Wednesday, September 12, 2012

Purdue Passport > Digital Badges Show Students' Skills Along with Degree

WEST LAFAYETTE, Ind. — Digital badges, icons that represent academic achievements or skills smaller than a college degree, are an increasingly popular way for universities to acknowledge the breadth of student learning.

Kyle Bowen, director of informatics in Information Technology at Purdue, says badges are an exciting new concept that is being adopted across higher education.
"Badges become a way to recognize learning in all of its forms," Bowen says. "Passport provides a platform for anyone who wants to deliver learning credentials. From creation of the challenge to creating the actual badge image itself, and then a way to display earned badges, it's all built into the platform.
Through their college careers, students gain knowledge and skills that may not be well-represented in their college degrees. A student may have learned practical skills such as knowing how to write HTML code, have earned a prestigious scholarship or served as an officer in a student organization.
Purdue's Passport platform integrates with the popular Mozilla Open Badge Infrastructure, including Mozilla Backpack. This system, developed by the same organization that develops the Firefox Web browser, allows the digital badge to include metadata such as who issued the badge, how it was earned and when it was earned; users display their badges through the Backpack site. Badges are currently in use or in development at institutions such as MIT, Carnegie Mellon, the University of California-Davis and Seton Hall. Organizations outside of higher education are issuing badges, too, including NASA, the National Oceanic and Atmospheric Administration, The U.S. departments of Veterans Affairs and Education, the Corporation for Public Broadcasting, and the movie studio Disney-Pixar.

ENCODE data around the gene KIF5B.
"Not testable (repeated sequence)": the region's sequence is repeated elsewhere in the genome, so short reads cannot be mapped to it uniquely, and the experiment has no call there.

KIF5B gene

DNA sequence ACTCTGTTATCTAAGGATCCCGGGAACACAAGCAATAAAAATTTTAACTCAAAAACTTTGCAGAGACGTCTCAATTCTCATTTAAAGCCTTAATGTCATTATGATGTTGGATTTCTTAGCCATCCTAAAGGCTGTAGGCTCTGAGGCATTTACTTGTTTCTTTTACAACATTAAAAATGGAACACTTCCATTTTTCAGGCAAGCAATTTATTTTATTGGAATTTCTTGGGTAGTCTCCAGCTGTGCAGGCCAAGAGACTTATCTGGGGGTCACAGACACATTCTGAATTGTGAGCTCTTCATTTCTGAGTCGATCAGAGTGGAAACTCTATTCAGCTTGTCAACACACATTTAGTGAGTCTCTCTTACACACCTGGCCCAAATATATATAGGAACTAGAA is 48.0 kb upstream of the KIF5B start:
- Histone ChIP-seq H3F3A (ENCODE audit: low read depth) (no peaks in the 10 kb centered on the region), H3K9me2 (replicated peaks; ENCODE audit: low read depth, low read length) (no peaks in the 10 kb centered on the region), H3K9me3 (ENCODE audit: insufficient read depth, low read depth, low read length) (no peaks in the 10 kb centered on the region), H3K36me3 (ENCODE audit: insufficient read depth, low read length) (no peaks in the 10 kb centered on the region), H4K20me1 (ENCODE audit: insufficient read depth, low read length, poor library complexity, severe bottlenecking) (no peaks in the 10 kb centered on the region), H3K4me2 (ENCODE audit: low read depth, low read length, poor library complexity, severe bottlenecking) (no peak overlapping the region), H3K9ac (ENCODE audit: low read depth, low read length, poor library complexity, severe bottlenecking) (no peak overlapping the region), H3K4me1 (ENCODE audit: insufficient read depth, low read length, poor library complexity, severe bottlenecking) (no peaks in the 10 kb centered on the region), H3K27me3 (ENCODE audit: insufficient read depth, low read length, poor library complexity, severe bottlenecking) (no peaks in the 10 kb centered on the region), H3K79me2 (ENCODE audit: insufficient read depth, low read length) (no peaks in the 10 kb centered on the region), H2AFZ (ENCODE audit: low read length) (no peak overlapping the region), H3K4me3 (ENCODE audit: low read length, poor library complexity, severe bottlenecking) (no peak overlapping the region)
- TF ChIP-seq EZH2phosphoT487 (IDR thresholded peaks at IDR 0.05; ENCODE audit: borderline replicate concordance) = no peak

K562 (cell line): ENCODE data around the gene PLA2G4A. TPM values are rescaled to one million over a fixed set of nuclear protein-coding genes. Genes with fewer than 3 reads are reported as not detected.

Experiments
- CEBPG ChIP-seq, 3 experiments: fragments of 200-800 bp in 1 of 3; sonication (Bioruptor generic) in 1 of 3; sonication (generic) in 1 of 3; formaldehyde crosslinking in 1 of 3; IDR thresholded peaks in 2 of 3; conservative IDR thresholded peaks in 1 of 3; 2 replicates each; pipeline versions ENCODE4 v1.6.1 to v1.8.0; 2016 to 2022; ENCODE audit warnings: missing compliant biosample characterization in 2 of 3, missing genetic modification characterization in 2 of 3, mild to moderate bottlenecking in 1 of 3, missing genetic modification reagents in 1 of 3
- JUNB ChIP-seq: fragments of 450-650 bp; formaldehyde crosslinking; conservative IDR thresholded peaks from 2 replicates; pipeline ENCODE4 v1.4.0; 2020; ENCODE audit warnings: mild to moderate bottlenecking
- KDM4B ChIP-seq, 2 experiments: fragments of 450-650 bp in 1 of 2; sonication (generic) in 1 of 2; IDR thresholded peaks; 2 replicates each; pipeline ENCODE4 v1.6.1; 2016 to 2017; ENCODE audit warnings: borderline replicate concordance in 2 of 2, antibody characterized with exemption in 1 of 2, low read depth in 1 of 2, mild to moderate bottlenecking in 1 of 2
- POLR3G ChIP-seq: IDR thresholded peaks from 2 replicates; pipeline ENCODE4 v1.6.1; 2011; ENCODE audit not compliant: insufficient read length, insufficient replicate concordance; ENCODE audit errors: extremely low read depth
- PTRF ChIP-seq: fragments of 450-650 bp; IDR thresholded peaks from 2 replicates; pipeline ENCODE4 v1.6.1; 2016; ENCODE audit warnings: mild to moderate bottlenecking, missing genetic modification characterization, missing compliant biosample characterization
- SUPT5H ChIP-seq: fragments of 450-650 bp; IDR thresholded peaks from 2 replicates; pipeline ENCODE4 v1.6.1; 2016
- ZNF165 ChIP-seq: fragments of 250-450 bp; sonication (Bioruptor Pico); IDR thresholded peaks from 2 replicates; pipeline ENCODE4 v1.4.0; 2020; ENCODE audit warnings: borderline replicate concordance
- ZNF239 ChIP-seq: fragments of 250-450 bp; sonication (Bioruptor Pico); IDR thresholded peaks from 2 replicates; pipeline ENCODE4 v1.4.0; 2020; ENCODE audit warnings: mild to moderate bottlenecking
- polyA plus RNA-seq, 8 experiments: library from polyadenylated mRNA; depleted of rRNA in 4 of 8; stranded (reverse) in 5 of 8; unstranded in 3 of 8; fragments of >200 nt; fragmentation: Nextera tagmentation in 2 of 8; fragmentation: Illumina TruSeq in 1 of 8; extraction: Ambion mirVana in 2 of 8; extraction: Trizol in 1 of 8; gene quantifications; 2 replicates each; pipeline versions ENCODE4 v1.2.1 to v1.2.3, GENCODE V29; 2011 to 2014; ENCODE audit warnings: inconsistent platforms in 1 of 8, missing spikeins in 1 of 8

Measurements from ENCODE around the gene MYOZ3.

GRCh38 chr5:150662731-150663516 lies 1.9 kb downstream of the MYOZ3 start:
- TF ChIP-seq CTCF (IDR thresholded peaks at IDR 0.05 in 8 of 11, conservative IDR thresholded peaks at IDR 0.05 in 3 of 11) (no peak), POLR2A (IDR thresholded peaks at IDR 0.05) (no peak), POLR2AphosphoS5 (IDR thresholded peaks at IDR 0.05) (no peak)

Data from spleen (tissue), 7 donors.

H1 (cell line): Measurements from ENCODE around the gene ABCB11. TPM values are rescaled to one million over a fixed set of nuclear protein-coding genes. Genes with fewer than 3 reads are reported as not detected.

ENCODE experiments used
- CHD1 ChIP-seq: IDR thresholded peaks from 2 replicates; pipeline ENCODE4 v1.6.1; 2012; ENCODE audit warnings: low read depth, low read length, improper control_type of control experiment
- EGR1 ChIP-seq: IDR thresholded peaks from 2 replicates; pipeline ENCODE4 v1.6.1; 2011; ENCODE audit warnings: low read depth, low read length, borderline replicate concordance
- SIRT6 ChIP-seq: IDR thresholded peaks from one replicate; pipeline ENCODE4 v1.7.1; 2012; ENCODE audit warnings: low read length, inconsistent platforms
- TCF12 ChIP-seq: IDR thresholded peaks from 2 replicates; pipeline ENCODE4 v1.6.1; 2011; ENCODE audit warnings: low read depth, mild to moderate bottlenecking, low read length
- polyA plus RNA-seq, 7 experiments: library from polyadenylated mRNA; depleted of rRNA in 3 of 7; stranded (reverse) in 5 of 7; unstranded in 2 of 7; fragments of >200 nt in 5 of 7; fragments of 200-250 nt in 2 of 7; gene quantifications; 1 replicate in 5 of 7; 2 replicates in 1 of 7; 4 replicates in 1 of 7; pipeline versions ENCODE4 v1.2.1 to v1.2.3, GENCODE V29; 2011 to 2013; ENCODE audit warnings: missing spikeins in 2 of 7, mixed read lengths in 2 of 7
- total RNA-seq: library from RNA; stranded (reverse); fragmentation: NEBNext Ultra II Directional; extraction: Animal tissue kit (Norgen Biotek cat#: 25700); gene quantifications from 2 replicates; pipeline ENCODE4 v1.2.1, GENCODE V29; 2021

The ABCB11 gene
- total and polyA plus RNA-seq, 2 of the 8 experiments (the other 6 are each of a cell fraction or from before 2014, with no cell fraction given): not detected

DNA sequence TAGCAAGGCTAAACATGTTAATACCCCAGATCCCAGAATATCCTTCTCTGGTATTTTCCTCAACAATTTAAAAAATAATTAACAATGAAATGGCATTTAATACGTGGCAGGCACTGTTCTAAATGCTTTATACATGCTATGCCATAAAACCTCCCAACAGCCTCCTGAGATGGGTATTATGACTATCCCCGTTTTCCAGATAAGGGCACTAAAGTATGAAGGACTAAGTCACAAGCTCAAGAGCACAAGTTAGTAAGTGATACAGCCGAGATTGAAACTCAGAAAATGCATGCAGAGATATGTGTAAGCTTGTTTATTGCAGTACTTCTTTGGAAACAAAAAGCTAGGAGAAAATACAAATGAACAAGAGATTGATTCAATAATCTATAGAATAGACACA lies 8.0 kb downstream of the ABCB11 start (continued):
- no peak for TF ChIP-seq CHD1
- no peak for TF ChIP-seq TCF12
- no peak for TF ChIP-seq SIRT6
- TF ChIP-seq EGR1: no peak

Purdue's Passport platform consists of two apps: The Passport app allows instructors to set the steps, or challenges, a student must achieve to earn the badge. The app also allows an instructor  or adviser to create a badge by choosing from several templates.
The second part of the platform is Passport Profile. This is an app designed for tablets that allows users to display their badges, both Passport badges as well as badges from their Mozilla Backpack.
Among the first uses of badges at Purdue will be for students who have successfully completed courses through nanoHUB-U, a collection of short courses in nanotechnology offered online to an international audience.
Passport and Passport Profile are two of six classroom apps created by the Purdue Studio project. The apps can be used by instructors or students to enhance the traditional classroom experience.
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